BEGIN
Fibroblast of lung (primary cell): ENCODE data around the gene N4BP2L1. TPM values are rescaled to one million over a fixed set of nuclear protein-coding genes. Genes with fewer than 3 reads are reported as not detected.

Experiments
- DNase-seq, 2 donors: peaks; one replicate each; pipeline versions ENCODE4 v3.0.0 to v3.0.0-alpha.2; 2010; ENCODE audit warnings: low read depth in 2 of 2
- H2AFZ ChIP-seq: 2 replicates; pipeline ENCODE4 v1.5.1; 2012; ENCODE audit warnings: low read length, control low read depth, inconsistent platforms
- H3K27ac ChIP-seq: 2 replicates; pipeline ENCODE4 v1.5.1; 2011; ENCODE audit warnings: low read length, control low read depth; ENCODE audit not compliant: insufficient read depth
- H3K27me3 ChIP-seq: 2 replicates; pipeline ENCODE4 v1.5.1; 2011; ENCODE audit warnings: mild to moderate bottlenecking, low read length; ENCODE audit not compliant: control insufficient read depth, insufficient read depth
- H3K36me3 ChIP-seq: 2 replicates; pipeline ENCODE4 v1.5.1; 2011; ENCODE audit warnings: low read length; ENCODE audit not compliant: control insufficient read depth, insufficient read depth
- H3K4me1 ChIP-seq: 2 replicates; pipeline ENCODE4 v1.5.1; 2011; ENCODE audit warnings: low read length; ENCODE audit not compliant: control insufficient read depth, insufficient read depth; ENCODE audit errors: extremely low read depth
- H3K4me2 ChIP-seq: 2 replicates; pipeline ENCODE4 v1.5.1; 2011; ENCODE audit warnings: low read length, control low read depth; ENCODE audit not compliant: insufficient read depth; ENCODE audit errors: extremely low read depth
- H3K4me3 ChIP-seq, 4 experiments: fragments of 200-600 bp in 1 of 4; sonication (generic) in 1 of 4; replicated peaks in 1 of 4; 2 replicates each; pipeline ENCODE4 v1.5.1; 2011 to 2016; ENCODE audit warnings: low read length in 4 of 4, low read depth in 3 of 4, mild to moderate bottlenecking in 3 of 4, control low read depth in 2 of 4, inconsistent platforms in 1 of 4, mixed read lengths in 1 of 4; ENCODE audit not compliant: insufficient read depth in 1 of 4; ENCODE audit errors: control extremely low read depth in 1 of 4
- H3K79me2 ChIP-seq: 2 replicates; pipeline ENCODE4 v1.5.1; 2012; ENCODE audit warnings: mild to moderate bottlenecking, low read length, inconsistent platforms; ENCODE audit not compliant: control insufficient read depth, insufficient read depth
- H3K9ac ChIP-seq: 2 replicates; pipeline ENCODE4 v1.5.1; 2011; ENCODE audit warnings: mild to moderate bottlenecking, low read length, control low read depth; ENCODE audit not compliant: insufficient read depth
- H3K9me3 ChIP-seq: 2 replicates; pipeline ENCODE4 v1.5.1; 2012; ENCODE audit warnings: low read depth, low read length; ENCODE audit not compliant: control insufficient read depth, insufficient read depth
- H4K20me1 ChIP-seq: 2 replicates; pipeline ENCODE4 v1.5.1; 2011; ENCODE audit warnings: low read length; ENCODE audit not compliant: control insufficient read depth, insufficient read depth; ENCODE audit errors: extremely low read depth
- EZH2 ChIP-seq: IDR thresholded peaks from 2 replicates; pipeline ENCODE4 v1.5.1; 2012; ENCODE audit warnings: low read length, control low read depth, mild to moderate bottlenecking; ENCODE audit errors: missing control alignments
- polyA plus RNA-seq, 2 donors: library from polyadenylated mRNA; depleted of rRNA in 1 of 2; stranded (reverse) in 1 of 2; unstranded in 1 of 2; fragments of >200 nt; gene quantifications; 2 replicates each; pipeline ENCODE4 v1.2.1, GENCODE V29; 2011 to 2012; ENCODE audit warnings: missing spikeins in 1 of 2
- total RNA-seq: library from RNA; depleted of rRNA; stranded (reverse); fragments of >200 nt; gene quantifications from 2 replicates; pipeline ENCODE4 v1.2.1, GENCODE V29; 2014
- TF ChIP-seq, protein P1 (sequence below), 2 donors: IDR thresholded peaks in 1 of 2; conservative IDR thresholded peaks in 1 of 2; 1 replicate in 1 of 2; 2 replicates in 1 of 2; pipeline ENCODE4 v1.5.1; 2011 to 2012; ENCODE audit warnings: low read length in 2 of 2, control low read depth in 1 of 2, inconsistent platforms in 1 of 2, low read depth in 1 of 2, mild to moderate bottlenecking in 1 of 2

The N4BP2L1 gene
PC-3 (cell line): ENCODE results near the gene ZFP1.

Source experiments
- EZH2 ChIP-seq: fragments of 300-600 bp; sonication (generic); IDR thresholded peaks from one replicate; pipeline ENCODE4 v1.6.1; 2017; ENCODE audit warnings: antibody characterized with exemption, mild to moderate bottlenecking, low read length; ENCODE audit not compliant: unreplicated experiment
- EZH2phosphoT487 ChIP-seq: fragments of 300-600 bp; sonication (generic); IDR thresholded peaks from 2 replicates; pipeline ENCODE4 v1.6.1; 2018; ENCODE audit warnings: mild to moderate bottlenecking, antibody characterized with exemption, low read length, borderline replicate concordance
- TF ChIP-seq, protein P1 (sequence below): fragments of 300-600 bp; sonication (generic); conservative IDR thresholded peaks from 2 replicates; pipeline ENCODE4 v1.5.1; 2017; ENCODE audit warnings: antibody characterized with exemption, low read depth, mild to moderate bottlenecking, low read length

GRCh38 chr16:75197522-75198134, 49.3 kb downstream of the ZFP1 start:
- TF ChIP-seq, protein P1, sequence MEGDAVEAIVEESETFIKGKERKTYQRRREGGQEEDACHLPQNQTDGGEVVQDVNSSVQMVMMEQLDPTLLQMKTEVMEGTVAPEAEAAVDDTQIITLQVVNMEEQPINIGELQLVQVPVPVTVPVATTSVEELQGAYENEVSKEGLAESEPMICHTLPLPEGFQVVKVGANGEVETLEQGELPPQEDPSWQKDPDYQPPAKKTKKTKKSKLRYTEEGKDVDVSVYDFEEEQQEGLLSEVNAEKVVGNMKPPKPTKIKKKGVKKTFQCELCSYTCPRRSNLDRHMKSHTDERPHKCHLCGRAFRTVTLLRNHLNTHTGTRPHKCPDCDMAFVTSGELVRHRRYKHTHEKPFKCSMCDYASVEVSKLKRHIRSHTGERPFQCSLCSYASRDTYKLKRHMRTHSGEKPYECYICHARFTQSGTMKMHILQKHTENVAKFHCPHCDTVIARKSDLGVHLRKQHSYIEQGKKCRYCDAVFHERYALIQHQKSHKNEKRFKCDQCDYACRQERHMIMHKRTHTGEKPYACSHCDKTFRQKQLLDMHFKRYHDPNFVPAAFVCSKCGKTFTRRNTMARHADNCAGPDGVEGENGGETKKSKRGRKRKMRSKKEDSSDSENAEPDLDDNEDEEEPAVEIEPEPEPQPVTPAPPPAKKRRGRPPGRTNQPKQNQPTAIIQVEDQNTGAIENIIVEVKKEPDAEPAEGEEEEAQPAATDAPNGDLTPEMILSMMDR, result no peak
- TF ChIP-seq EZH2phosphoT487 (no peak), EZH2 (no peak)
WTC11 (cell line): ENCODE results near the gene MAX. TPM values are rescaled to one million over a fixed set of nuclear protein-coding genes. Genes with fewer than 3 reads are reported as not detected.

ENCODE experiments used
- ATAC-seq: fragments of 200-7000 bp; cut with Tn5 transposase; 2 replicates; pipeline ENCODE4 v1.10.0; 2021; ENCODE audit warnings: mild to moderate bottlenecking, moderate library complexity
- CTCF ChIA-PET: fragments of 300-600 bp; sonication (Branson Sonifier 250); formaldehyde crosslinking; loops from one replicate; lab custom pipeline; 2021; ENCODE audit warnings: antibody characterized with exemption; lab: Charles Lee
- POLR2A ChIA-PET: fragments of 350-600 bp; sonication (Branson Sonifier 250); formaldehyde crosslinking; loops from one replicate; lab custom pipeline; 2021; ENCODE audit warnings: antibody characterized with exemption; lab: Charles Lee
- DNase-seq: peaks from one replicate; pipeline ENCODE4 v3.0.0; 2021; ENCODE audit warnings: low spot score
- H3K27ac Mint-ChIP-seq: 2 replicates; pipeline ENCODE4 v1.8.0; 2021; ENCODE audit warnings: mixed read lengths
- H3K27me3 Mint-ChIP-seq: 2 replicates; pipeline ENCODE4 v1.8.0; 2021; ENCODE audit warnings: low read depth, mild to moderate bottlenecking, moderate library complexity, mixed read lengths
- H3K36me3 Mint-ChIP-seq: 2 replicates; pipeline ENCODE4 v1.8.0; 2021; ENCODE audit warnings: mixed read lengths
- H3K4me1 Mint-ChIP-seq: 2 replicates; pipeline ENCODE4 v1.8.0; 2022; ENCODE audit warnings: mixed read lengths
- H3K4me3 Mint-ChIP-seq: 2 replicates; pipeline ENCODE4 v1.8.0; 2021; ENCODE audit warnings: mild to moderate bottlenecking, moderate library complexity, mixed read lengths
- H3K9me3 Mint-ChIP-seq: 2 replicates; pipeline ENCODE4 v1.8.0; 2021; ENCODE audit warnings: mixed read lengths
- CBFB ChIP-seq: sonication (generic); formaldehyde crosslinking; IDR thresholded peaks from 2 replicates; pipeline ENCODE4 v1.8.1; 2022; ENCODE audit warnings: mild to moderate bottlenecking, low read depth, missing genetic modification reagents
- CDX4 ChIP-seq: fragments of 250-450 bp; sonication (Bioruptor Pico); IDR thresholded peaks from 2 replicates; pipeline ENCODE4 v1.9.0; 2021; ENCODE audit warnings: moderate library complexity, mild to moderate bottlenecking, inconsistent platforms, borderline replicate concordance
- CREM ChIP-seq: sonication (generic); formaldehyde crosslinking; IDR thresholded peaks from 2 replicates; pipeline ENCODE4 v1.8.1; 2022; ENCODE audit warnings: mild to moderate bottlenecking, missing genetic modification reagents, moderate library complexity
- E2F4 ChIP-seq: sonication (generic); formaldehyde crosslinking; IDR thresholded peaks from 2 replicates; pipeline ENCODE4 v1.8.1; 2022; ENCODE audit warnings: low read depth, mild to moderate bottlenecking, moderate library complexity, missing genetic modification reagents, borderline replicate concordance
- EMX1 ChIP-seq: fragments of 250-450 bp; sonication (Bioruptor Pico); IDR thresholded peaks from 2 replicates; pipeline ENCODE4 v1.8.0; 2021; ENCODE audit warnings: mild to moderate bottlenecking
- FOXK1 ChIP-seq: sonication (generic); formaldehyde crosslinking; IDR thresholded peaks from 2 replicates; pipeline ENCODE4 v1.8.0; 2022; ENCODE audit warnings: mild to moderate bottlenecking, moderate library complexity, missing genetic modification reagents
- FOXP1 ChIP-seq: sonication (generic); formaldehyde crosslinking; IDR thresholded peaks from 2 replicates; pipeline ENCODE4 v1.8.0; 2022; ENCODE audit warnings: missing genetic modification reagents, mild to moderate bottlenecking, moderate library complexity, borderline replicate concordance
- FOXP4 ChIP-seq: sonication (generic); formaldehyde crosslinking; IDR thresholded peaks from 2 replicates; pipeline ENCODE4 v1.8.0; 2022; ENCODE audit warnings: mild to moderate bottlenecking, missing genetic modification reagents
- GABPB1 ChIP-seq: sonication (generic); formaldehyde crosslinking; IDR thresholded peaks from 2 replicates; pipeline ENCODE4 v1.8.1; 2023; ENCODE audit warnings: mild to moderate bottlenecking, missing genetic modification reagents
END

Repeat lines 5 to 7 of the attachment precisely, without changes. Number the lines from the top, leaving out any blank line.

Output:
- H3K27ac ChIP-seq: 2 replicates; pipeline ENCODE4 v1.5.1; 2011; ENCODE audit warnings: low read length, control low read depth; ENCODE audit not compliant: insufficient read depth
- H3K27me3 ChIP-seq: 2 replicates; pipeline ENCODE4 v1.5.1; 2011; ENCODE audit warnings: mild to moderate bottlenecking, low read length; ENCODE audit not compliant: control insufficient read depth, insufficient read depth
- H3K36me3 ChIP-seq: 2 replicates; pipeline ENCODE4 v1.5.1; 2011; ENCODE audit warnings: low read length; ENCODE audit not compliant: control insufficient read depth, insufficient read depth